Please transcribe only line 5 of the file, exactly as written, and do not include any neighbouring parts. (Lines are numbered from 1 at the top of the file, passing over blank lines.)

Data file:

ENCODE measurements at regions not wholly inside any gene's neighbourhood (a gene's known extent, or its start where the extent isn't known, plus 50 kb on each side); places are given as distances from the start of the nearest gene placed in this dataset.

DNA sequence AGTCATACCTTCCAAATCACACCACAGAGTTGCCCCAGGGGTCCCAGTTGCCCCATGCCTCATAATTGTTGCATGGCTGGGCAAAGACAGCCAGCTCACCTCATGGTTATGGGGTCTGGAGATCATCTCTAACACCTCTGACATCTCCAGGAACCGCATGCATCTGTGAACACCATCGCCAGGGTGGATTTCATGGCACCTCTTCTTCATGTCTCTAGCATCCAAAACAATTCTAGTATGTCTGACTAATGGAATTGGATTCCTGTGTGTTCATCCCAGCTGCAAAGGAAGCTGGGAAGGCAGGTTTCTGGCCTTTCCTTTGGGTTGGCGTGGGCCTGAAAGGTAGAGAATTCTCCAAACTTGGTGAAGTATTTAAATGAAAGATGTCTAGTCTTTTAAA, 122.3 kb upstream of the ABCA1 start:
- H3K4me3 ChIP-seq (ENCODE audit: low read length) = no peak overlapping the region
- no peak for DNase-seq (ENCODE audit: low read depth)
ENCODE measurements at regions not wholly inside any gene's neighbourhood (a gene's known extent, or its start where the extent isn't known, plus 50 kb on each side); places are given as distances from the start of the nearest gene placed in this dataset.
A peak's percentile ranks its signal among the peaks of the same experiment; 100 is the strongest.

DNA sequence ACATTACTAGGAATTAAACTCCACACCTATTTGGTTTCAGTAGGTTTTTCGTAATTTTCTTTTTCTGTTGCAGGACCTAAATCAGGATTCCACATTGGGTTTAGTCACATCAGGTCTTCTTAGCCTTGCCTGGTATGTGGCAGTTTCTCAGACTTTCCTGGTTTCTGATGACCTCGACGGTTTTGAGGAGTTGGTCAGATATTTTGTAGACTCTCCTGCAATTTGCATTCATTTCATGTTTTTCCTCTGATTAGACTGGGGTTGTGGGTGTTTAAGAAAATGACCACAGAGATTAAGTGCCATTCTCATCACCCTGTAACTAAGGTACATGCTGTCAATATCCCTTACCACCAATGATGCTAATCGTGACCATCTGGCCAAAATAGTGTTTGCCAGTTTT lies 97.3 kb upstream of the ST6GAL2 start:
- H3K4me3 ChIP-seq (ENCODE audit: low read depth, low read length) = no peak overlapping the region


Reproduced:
ENCODE measurements at regions not wholly inside any gene's neighbourhood (a gene's known extent, or its start where the extent isn't known, plus 50 kb on each side); places are given as distances from the start of the nearest gene placed in this dataset.